This study will examine in healthy volunteers how breathing carbon monoxide (CO) affects lung
inflammation. Severe lung inflammation sometimes develops in patients with pneumonia or
patients who develop serious blood stream infections. Studies in the laboratory and in
animals show that CO can decrease lung inflammation.
Healthy volunteers between 18 and 40 years of age who do not smoke, are not taking any
medications, do not have asthma, are not allergic to sulfa- and penicillin-based drugs, and
are not pregnant may be eligible for this study. Candidates are screened with a medical
history and physical examination, blood and urine tests, electrocardiogram (EKG), and chest
x-ray. Subjects are enrolled in either a pilot study or the main study.
Participants undergo bronchoscopy and bronchoalveolar lavage to study the effects of
endotoxin (a component of bacteria that causes inflammation similar to that in patients with
lung infections) on lung function. Before the procedure, a small plastic tube (catheter) is
placed in a vein to collect blood samples and another is placed in an artery to check blood
pressure. For the bronchoscopy, the mouth and nasal airways are numbed with lidocaine, and a
bronchoscope (thin flexible tube) is passed through the nose into the airways of the lung. A
small amount of salt water is squirted through the bronchoscope into one lung and then salt
water containing endotoxin is squirted into the other lung.
Following the bronchoscopy, subjects are treated with either CO or room air (placebo) for 6
hours. (Subjects in the pilot study receive treatment for only 3 hours). The gas is delivered
through a cushioned mask placed over the nose and mouth. The amount of exhaled CO is measured
before, during, and after inhalation of the gas. For this measurement, subjects take a deep
breath to fill up their lungs and slowly exhale into a mouthpiece connected to a measuring
device until they feel their lungs are empty.
After the CO treatment, a second bronchoscopy is done to examine how the lung responded to
the CO or room air. This is studied in two ways. To sample the air, a large needle is used to
withdraw air through the bronchoscope over about 3 seconds. Then the areas of the lung that
were squirted with salt water alone and with endotoxin and salt water and are rinsed (lavage)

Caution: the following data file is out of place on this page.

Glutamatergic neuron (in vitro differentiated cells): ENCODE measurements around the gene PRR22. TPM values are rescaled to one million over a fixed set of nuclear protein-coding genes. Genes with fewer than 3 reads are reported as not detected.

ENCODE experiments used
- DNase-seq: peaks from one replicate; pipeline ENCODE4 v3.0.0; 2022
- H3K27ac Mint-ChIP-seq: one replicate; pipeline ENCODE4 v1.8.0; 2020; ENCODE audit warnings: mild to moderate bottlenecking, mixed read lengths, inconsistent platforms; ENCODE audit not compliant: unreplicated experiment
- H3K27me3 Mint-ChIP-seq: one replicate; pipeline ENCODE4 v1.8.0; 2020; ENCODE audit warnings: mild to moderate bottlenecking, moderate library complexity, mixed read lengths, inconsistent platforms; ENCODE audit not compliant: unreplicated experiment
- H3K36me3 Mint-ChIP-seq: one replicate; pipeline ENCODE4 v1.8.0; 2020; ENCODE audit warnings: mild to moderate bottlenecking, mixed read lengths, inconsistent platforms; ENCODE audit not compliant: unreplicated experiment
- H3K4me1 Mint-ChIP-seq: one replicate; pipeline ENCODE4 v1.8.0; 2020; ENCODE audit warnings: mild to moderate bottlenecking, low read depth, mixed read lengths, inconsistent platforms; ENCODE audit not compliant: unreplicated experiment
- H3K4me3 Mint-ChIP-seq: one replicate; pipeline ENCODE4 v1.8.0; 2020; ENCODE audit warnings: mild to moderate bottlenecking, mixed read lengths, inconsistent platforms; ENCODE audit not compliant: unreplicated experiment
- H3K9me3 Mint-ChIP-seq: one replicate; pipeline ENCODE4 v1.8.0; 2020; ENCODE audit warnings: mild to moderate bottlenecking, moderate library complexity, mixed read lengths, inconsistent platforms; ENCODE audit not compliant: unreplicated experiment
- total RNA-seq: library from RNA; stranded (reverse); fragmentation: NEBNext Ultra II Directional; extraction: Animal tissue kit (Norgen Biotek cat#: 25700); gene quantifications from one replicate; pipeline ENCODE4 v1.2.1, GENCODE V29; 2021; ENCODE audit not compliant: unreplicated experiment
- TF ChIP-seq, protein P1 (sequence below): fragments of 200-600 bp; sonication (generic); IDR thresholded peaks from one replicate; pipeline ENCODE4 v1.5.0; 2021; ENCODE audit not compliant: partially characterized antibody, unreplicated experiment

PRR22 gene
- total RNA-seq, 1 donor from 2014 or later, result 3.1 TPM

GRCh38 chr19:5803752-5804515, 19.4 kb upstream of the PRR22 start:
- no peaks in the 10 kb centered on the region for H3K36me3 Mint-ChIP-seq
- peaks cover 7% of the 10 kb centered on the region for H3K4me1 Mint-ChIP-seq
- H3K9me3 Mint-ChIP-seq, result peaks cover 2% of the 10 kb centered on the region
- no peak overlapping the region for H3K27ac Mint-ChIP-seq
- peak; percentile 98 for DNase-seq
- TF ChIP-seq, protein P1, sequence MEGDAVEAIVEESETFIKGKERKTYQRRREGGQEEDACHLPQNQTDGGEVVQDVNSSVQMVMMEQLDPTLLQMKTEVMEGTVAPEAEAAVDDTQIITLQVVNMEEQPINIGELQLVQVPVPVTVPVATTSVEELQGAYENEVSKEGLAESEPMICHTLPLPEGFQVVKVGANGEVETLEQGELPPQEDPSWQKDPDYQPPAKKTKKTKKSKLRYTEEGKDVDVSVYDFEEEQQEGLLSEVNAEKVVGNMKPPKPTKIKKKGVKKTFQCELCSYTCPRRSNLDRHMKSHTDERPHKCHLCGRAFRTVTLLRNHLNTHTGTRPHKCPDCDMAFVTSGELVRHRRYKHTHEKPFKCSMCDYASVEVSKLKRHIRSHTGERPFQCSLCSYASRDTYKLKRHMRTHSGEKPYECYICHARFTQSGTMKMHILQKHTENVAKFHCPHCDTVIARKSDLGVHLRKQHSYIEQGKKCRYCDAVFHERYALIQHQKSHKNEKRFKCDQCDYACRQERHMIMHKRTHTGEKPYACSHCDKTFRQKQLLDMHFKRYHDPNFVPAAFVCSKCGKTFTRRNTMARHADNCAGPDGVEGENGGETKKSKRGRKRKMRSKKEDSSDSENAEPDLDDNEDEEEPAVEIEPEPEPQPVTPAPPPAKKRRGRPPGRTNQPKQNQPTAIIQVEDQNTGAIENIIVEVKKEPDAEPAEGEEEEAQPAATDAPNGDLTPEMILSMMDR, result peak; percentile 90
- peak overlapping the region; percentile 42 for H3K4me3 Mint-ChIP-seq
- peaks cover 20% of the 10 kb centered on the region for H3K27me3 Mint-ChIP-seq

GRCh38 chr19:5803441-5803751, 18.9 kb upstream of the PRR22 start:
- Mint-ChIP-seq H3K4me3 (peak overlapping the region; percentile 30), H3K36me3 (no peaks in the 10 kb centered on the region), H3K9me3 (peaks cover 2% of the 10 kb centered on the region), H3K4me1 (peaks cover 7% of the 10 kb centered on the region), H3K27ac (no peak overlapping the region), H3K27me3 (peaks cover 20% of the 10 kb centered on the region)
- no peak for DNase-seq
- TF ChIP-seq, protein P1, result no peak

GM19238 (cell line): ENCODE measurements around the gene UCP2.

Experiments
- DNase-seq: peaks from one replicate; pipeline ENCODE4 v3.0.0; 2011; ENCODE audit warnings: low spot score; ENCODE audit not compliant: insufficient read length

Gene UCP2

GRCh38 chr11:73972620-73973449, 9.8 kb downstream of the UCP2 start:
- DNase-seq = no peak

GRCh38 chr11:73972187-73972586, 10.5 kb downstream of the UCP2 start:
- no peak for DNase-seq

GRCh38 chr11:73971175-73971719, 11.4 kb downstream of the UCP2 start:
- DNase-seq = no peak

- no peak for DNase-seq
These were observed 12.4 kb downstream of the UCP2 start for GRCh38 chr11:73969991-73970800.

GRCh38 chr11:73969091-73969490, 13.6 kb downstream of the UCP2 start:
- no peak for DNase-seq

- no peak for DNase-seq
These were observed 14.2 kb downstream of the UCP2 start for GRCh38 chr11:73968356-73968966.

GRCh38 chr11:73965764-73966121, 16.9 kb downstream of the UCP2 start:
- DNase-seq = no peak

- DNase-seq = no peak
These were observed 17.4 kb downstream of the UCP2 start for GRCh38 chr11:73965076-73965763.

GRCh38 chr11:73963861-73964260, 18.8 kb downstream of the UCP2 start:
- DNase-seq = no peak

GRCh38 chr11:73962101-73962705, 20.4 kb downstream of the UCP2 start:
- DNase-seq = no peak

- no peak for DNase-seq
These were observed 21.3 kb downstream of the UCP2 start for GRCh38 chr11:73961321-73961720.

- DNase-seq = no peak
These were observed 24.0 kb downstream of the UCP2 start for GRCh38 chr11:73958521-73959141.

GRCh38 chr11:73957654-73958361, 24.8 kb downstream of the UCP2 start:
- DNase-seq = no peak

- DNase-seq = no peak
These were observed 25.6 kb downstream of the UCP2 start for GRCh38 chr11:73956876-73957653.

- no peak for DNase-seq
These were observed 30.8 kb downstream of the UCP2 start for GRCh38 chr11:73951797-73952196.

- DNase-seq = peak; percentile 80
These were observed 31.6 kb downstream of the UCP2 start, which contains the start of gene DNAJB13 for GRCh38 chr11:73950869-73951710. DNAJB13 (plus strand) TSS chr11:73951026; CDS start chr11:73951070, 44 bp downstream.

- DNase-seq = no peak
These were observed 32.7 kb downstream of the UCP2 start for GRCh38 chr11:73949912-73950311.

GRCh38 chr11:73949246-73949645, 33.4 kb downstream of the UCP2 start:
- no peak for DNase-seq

and cells and secretions are collected.
Acute respiratory distress syndrome (ARDS) is a major cause of morbidity and mortality. Of
the many potential predisposing factors, sepsis and pneumonia represent the two main causes
of ARDS. In spite of an increase in survival in recent years mortality in patients with ARDS
is still estimated around 30 to 40%. In this context, development of effective preventive
strategies in patients at high risk of development of ARDS is of paramount importance.
Unfortunately, the results of studies evaluating prophylactic regimens for ARDS have been
The gaseous molecule carbon monoxide (CO) has been traditionally viewed as a toxic metabolic
and industrial waste. However, recent studies have demonstrated an important physiologic role
of CO in many biological systems. Specifically, strong anti-inflammatory, anti-oxidant and
anti-thrombotic effects of CO gas administration and heme oxygenase activation (the enzyme
that generates endogenous CO gas) have been demonstrated in several animal models.
Previous studies conducted in our department have demonstrated that bronchoscopic
instillation of endotoxin (LPS) in healthy volunteers elicits a compartmentalized pulmonary
inflammatory response, serving as an excellent model to evaluate interventions directed
towards suppression of lung inflammation at its earliest stages.
In the current single blinded, randomized, placebo controlled study, we are planning to
evaluate the effects of inhaled carbon monoxide on local pulmonary inflammatory responses
following endotoxin administration. Healthy subjects will undergo local endotoxin
instillation, breathe CO or room air through a mask for 6 hours, and then a repeat
bronchoscopy with lavage will be done at 6 hours to assess the ability of CO to suppress
local inflammation in the lung.
- INCLUSION CRITERIA:
All volunteer subjects, employees and non-employees, must 18 to 40 years of age and must be
able to provide informed, written consent for participation in this study. We will not
directly advertise the study to employees to avoid the potential for coercion. Eligibility
in the study is determined prior to enrollment on the basis of the following inclusion and
Normal screening examination including:
1. medical history and physical examination, nonsmoker, no concurrent medications
including aspirin or nonsteroidal anti-inflammatory drugs, no active medical problems
2. complete blood count with differential and platelet counts
3. serum chemistries including creatinine, blood urea nitrogen, glucose, liver enzymes
and function tests, electrolytes, prothrombin time, partial thromboplastin time,
carboxyhemoglobin measured by venous co-oxymetry.
5. female subjects must have negative urine pregnancy test within one week of
participation (this will be repeated immediately prior to beginning the screening
procedures due to radiation exposure from the chest x-ray)
7. chest radiograph
Sexually active females not using contraceptive methods will be instructed to abstain from
sexual activity or use barrier contraception methods from the time of last negative
pregnancy test to 24 hours after completion of the study.
1. active tobacco use
2. baseline caroxyhemoglobin greater than 2%
5. medical history of recent clinically significant asthma allergy to both sulfa- and
6. Allergy to both sulfa- and penicillin-based drugs.